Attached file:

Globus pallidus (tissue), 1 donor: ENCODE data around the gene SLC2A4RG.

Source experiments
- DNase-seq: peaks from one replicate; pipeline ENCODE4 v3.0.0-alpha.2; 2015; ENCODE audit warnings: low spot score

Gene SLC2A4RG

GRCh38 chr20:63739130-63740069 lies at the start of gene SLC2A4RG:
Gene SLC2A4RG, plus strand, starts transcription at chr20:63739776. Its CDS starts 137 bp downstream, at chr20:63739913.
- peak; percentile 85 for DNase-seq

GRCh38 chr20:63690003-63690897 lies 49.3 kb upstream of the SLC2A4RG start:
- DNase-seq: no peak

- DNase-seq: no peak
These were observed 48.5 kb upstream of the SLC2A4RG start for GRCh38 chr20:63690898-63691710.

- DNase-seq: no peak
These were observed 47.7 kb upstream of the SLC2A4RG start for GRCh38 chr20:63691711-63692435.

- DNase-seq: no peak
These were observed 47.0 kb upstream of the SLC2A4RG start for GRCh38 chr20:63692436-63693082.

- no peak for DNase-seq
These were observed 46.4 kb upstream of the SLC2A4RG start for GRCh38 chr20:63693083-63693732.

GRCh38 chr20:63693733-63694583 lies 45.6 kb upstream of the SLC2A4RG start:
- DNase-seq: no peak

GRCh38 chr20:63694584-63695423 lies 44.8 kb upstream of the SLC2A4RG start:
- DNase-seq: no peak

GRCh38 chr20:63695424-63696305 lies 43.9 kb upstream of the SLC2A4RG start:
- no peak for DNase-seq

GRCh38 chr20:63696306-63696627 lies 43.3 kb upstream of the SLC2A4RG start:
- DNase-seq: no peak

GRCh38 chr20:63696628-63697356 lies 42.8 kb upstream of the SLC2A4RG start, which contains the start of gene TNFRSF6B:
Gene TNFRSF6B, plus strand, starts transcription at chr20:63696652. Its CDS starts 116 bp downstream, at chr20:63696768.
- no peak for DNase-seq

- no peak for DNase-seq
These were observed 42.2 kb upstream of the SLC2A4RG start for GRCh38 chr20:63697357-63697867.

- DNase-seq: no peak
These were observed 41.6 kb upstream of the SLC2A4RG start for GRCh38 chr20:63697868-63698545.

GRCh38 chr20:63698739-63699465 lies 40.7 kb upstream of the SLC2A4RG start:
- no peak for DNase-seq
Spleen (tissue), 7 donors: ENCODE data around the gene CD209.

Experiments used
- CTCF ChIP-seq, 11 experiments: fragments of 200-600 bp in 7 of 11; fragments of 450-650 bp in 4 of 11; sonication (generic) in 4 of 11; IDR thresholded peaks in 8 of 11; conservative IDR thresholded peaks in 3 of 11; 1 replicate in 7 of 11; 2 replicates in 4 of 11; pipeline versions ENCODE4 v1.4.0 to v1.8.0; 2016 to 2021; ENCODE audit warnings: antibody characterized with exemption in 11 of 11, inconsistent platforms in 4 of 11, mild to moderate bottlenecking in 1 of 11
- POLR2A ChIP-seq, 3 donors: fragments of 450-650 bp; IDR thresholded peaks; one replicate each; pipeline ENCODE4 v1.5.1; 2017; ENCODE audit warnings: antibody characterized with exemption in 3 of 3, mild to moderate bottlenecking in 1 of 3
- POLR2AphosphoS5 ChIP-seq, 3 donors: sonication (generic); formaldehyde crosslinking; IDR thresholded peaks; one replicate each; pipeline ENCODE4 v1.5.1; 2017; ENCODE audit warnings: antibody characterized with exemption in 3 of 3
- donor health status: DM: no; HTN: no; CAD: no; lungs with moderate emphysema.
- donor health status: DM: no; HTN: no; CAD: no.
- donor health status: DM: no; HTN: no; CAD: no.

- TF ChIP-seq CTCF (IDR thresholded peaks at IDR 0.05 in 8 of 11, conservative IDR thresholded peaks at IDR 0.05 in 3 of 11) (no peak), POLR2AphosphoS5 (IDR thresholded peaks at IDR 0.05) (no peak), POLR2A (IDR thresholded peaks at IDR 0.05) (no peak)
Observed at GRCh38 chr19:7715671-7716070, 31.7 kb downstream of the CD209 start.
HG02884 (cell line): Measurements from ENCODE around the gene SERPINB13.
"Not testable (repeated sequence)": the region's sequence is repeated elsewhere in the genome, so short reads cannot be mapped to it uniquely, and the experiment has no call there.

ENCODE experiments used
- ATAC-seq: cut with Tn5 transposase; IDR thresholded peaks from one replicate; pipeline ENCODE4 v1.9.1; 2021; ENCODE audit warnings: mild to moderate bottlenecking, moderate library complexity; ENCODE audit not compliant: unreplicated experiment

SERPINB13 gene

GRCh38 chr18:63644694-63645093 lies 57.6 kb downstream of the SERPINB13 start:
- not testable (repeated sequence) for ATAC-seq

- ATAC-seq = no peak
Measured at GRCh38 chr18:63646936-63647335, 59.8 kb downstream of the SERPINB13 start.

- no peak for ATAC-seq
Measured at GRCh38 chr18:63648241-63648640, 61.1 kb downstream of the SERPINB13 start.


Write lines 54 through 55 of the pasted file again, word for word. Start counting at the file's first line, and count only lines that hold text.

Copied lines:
- no peak for ATAC-seq
Measured at GRCh38 chr18:63648241-63648640, 61.1 kb downstream of the SERPINB13 start.